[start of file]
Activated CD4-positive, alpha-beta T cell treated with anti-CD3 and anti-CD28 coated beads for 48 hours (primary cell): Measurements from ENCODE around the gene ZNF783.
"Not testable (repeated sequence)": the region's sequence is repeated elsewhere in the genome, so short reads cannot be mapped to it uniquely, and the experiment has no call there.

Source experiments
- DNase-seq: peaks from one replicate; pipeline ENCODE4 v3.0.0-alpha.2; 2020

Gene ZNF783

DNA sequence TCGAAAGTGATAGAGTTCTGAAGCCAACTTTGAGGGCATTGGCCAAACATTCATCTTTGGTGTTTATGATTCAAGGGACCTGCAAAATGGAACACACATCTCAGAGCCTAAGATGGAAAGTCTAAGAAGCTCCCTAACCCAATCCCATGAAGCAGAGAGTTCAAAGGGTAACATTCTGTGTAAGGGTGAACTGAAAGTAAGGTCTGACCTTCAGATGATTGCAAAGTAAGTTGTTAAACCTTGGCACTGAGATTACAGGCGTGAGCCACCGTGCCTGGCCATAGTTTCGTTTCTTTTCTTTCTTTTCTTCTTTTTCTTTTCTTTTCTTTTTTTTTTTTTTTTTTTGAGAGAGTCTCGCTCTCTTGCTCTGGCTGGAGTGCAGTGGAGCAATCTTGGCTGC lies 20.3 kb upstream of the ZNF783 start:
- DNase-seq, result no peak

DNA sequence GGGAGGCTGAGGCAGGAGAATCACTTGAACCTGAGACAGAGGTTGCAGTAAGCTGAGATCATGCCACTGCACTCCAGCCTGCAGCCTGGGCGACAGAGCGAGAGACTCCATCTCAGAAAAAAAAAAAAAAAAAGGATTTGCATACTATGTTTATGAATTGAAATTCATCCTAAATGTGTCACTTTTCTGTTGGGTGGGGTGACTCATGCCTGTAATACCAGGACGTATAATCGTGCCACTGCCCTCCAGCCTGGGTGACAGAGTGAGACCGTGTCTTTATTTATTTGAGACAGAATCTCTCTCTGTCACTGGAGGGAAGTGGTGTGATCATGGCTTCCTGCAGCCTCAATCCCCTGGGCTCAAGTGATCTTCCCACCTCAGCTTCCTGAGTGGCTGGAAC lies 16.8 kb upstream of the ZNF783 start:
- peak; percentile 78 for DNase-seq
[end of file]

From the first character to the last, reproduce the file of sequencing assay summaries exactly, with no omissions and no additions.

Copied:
Activated CD4-positive, alpha-beta T cell treated with anti-CD3 and anti-CD28 coated beads for 48 hours (primary cell): Measurements from ENCODE around the gene ZNF783.
"Not testable (repeated sequence)": the region's sequence is repeated elsewhere in the genome, so short reads cannot be mapped to it uniquely, and the experiment has no call there.

Source experiments
- DNase-seq: peaks from one replicate; pipeline ENCODE4 v3.0.0-alpha.2; 2020

Gene ZNF783

DNA sequence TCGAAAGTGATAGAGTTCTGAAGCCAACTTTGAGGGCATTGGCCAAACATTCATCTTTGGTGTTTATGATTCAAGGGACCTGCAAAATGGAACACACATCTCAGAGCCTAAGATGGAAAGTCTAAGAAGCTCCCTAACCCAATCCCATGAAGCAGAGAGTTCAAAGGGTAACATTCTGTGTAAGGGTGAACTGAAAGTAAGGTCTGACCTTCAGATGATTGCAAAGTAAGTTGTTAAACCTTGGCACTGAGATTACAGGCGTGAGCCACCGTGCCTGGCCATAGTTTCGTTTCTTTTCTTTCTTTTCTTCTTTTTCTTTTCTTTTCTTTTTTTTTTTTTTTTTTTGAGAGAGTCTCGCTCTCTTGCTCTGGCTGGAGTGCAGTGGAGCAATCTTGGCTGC lies 20.3 kb upstream of the ZNF783 start:
- DNase-seq, result no peak

DNA sequence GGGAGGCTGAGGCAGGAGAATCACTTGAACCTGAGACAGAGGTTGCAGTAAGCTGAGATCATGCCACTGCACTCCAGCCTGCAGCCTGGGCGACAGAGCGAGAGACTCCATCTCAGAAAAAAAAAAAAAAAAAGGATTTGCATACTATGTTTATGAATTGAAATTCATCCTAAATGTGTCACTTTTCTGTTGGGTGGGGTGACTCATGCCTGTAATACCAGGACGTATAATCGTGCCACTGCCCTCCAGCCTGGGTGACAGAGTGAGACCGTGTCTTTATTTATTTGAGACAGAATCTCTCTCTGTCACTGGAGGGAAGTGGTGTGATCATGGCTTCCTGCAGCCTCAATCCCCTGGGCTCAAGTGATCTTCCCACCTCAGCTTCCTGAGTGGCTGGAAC lies 16.8 kb upstream of the ZNF783 start:
- peak; percentile 78 for DNase-seq